Public Lecture - Between Worlds
(5 February 2018)
This illustrated talk, given by cultural historian Gail-Nina Anderson, tracks how fairies changed once they moved from being creatures of oral folklore to being visualised via the expectations of academic art, then re-created within a sentimentalised concept of childhood and imagination. This free lecture will take place on Monday, 12 February at 6pm in the Learning Centre at Palace Green Library. To reserve your place, please call 0191 334 2932 or email email@example.com.
How do you recognise a fairy?
Older beliefs about fairies were rarely written down and hardly ever illustrated. The fairies of folklore didn’t look much like ‘Tinkerbell', and were certainly not suitable companions for small children.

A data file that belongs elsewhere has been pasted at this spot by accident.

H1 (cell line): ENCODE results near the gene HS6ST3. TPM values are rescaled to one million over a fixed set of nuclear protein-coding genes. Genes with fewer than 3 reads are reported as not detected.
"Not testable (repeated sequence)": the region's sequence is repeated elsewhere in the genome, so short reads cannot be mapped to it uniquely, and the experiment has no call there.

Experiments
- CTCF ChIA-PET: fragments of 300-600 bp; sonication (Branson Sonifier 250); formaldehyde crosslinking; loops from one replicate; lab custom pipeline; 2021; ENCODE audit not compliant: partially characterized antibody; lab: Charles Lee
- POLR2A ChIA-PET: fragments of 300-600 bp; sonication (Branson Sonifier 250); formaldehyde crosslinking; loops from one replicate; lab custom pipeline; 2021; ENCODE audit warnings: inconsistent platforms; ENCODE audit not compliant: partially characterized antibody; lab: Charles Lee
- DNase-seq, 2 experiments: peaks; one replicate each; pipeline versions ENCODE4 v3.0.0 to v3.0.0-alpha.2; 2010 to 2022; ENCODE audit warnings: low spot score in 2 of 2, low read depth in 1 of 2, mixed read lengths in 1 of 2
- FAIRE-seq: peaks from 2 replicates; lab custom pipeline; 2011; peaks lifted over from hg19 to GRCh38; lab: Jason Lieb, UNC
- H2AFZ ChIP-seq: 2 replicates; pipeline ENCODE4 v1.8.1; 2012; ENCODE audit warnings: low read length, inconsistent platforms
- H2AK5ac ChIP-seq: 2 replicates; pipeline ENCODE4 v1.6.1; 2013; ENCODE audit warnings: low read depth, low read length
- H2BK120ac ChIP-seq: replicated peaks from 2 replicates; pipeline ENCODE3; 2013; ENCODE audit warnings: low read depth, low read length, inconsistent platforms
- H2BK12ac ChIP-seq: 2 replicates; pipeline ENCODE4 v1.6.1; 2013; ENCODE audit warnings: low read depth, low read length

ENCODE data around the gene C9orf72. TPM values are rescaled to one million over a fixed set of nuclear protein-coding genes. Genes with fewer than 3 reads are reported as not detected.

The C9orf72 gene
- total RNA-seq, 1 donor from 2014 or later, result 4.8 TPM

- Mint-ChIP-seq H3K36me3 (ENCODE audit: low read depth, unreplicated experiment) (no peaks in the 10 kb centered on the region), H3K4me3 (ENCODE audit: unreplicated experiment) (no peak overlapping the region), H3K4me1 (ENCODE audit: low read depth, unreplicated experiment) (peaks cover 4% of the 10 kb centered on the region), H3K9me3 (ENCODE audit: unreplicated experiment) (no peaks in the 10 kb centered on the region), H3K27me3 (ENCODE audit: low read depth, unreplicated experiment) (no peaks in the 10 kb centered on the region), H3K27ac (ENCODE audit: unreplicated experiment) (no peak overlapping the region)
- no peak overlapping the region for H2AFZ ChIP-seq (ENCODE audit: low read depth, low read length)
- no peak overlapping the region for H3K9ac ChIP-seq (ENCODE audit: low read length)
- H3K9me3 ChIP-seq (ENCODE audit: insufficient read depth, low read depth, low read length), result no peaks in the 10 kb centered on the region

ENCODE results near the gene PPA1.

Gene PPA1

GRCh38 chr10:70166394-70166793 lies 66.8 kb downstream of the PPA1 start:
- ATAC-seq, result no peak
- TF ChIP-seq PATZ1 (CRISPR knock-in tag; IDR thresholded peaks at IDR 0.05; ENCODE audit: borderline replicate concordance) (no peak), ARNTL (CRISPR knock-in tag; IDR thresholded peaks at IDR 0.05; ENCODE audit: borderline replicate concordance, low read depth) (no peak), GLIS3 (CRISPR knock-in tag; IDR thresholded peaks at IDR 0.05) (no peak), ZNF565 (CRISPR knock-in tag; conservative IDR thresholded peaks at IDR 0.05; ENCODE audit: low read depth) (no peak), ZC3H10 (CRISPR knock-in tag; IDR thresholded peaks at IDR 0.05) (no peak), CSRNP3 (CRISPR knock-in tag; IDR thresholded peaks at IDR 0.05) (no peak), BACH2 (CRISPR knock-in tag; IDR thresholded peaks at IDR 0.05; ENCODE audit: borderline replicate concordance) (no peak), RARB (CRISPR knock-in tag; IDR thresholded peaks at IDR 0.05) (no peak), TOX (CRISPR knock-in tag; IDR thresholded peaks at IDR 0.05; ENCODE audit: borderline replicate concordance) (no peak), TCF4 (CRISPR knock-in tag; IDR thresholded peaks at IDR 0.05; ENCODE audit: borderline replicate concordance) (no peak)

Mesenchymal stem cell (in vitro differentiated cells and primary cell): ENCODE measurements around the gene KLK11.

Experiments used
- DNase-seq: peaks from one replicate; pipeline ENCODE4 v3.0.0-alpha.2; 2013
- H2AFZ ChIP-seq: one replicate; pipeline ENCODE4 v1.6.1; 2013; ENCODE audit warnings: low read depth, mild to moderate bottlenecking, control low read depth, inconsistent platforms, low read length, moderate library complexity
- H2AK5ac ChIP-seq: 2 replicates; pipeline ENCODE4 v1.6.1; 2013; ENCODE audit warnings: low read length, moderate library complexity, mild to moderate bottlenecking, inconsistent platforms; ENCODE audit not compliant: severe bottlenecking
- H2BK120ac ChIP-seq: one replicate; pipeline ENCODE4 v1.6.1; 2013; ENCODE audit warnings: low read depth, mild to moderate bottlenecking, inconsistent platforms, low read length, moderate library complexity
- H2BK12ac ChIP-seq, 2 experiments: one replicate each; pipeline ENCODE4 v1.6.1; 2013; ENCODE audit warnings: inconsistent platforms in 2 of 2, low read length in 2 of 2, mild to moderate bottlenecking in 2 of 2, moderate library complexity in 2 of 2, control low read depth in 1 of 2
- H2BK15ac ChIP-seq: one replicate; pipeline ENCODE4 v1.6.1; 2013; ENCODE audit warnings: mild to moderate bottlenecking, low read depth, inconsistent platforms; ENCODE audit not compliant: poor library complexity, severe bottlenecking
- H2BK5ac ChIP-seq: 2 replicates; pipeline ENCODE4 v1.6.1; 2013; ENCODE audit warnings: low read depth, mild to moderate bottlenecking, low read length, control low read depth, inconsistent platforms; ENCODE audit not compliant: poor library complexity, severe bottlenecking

While the fairies of modern imagination tend to be small, cute and obligingly eco-conscious, this image has essentially developed from the uneven interaction of older texts with Victorian artistic traditions. A heady mixture of classicism, botany and Shakespearean reference has ultimately engendered the familiar fairy of today, complete with gossamer wings and flower-petal skirts.
For more information please see the Palace Green Library ‘What’s On’ guide at: https://www.dur.ac.uk/palace.green/whatson